As you sum up well, the current use of exceptional hardship is a joke.

  2. Robert says:

    Excellent post. It is hard to believe nothing can be done. Isn’t there some ombudsman or other official to whom you could present this information? The court clearly should have investigated this guy’s claims and found them specious. Moreover, considering how many infractions it takes to get over the limit, the whole notion of “exceptional hardship” should be seriously questioned. As the magistrate you quote rightly says: “This is your third speeding offence and you also have one of using your mobile phone. By now you ought to be learning your lesson.”

  3. Quite appalling. Yet another indicator of how car-fixated our society has become.

    “Our” being us in the UK, as our continental European neighbours have a much more balanced view of transport. When doing some work for BMW in Munich, their suppliers travelled to meet them from Stuttgart (about 140 miles, just over 2 hours along the E52 dual-carriageway) by train – and couldn’t understand why anyone would want to drive that journey!

    Also speed limits are treated as limits in Europe, rather than the rough guidelines they are treated as in the UK. These reports suggest the tolerance for speeding is only 2 mph over the limit, and that no-one should be surprised to get a fine for driving any faster than the limit:
    http://www.toytowngermany.com/lofi/index.php/t179806.html
    One person commenting above says “I got fined for going (35-3=)32 in a 30 zone.” which translates to “I got fined for going 20 mph in a 18 mph zone.” – fat chance of that here in the UK😦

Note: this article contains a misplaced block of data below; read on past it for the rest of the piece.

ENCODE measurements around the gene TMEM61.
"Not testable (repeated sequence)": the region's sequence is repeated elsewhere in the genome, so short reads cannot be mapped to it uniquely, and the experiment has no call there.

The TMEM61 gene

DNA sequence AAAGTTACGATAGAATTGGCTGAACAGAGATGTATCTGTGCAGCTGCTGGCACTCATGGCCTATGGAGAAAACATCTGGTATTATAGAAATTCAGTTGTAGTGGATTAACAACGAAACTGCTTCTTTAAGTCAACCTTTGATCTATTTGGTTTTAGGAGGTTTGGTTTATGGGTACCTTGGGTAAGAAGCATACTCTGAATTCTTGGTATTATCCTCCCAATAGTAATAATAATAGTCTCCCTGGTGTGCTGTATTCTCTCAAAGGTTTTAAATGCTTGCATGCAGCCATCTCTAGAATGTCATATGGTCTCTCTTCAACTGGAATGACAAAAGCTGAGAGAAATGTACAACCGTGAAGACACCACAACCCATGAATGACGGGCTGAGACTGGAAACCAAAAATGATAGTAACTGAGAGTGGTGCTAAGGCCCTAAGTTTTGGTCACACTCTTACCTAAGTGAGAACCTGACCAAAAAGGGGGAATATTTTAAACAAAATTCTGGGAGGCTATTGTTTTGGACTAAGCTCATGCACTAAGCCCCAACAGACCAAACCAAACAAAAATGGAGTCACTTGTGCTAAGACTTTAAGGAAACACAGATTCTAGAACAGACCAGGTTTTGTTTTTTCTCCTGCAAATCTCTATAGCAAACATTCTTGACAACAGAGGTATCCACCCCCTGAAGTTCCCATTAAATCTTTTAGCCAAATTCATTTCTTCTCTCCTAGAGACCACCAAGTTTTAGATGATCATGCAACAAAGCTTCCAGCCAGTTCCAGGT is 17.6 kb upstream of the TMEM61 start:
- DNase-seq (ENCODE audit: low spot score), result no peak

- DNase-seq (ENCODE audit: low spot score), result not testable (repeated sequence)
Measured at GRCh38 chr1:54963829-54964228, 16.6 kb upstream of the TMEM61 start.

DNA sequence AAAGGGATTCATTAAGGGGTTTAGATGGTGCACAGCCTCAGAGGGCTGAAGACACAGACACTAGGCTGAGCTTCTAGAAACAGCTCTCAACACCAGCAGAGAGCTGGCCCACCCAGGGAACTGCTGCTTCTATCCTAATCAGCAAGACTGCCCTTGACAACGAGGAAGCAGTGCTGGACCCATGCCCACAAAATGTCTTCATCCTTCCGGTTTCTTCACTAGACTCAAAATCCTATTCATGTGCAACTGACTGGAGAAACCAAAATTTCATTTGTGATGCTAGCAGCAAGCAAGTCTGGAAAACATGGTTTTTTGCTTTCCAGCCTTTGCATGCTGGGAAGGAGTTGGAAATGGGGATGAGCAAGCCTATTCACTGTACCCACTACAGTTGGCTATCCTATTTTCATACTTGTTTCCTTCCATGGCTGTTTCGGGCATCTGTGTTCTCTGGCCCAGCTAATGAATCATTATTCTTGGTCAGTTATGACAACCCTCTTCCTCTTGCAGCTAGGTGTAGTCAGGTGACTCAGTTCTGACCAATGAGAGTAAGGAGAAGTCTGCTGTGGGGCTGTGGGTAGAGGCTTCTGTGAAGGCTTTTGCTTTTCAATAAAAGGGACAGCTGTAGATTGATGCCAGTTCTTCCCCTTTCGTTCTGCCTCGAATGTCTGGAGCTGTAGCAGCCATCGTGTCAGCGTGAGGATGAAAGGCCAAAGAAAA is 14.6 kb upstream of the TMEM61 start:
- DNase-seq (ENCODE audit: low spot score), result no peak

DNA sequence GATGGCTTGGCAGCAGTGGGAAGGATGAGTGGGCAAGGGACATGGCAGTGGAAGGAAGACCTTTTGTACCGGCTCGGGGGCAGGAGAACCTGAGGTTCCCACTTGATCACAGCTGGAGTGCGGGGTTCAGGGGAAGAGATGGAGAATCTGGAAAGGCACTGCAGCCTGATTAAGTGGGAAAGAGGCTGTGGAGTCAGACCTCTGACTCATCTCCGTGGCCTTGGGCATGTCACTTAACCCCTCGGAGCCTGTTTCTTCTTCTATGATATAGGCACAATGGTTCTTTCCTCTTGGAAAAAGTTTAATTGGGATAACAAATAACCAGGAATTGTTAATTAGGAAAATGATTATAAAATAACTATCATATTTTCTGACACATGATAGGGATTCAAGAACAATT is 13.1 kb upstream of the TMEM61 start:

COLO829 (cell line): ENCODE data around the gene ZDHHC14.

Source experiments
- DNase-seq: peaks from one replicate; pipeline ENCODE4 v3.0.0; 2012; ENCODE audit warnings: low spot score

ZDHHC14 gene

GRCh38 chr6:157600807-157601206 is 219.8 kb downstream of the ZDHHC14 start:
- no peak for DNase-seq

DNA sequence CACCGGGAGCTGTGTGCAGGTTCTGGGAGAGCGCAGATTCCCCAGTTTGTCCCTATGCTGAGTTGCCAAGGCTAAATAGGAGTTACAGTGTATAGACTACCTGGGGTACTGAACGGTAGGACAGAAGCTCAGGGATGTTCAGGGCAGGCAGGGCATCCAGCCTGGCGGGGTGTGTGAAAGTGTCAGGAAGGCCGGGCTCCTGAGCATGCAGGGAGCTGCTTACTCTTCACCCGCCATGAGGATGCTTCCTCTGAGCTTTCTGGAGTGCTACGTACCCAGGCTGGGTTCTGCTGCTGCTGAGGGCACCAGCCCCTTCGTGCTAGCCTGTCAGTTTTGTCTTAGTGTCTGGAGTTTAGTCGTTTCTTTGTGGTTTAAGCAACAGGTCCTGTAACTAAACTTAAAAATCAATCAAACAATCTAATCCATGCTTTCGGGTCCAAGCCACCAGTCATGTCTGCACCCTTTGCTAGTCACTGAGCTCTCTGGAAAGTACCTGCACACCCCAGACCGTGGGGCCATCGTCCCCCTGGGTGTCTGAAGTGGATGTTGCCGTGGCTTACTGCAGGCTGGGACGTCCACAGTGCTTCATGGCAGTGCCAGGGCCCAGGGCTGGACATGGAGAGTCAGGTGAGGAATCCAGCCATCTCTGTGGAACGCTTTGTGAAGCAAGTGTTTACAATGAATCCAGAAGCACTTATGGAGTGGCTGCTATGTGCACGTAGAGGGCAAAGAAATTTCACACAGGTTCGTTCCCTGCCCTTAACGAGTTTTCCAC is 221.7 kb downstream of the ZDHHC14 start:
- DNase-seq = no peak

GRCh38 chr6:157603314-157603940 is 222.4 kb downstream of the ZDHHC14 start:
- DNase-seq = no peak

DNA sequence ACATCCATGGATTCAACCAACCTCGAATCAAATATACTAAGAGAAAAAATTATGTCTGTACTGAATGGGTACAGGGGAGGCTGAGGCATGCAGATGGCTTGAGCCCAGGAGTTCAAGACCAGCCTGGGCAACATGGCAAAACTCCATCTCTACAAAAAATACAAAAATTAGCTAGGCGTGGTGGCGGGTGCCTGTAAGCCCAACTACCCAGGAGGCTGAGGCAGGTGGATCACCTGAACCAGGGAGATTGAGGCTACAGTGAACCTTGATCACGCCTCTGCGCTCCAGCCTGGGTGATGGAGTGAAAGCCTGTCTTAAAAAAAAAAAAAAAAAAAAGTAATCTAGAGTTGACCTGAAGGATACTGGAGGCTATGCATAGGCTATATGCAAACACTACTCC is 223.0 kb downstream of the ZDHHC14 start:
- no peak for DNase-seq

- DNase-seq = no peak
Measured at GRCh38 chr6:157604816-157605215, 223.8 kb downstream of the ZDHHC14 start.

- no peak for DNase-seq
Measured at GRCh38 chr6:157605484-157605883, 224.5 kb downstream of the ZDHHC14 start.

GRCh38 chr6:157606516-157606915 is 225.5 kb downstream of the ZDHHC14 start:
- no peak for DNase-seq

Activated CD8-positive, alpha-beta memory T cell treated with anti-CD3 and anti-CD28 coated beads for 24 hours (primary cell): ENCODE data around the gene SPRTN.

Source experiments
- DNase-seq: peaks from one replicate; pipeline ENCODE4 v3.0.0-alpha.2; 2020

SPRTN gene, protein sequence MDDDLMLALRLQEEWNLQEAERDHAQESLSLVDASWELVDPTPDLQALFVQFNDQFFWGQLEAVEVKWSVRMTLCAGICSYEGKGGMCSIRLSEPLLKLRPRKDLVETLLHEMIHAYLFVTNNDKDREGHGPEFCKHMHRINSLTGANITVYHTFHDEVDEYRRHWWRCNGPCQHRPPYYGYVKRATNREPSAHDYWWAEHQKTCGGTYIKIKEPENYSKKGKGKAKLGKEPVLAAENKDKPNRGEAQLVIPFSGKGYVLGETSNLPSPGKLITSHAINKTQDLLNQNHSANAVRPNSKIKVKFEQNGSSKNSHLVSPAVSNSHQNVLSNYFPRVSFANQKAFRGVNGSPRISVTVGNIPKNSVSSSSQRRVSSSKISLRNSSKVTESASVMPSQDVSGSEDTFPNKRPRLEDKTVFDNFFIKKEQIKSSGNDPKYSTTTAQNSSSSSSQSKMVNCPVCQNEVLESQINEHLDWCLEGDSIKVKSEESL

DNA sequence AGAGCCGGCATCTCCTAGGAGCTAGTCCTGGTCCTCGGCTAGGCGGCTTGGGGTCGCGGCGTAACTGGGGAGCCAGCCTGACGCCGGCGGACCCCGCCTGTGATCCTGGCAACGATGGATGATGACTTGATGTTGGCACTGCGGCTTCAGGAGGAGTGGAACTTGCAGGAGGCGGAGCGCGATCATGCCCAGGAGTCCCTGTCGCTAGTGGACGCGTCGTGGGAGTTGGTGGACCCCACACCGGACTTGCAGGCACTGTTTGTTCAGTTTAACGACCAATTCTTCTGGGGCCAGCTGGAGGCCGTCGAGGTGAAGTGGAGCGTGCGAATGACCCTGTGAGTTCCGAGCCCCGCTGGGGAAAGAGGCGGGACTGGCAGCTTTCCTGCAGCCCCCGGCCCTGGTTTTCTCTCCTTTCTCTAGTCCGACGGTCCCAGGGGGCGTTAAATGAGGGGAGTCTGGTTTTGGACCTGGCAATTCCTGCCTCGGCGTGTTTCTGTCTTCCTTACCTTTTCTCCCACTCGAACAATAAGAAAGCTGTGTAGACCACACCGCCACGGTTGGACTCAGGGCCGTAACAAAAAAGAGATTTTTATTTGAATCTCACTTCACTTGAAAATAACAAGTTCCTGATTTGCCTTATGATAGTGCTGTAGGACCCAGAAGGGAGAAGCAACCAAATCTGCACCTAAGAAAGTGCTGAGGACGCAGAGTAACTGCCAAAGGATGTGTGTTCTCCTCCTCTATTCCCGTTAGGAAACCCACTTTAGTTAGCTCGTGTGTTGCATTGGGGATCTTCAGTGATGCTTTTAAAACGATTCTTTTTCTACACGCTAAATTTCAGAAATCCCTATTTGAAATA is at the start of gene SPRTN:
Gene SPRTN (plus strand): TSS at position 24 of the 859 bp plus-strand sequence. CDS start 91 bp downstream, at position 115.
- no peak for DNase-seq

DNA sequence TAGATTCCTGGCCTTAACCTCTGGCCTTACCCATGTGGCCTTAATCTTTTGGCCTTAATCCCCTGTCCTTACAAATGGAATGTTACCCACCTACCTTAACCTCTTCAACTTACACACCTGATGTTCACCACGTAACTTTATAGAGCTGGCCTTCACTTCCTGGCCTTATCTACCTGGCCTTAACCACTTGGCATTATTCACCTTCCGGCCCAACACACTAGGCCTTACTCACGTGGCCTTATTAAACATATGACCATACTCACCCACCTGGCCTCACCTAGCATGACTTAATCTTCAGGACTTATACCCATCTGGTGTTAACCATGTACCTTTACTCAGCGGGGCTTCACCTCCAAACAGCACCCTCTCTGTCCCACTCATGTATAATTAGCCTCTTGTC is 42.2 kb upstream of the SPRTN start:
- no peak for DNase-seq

4. Paul M says:

    The distances you describe, even to the training ground, would be perfectly manageable on a bicycle, which leasds to the obvous solution – get a Brompton (or similar). The Brommie in particular makes an ideal tool for a daily multimodal commute. I have been folding and unfolding mine four times every weekday for the last 6 years or so, getting onto and off trains.

    And Anthony makes an interesting point about the continental comparison. France recently took the decision to conceal all speed cameras, precisely because they want to catch people speeding, rather than allowing them to slow down in the nick of time. Of course, their road accident stats are worse than ours (or at any rate, car-on-car they are. Their cyclist and pedestrian casulaties are lower, even though Dutch-style cycle lanes are almost as rare in France as they are here). I once remarked to a German colleague that where the autobahn actualy has a speed limit, eg 100kph around Dusseldorf, everyone drives at 99. His repsonse – if you get caught speeding by the police you have an on-the spot fine (quite a hefty one too). As you almost certainly don’t carry enough cash to pay, and they don’t accept credit cards, you have to go to the cash machine. They won’t let you drive until the fine is paid so you have to leave your car where they stopped you. If it still has its wheels on when you get back to it after going to the cash machine and paying your fine, you are very lucky indeed.

  5. Some German Autobahns also have distance-to-the-vehicle-in-front cameras, especially on the sections with no speed limit. If you drive too close to the car in front for the speed you’re doing, you’ll get a fine. Oh, and you’re fined if you drive in winter conditions without winter tyres fitted.

    The tabloids and government here in the UK think we have a “war on the motorist”. Heh, they should be careful these driving attitudes don’t find their way over the Channel!

  6. Pingback: Links In Darkness: Wednesday 21st September – Tuesday 27th September | Set In Darkness

  7. Henning says:

    Dear cycling friends from the UK,
    I am from Germany and many cyclist and responsible car drivers here think that our fines against car drivers are to “small and lazy” but as I can read in the UK it is bad, too.
    Many people can not believe someone better likes to go by bike or train that by car to reach their destination, it is really a pity!

    Have a save ride!
    Henning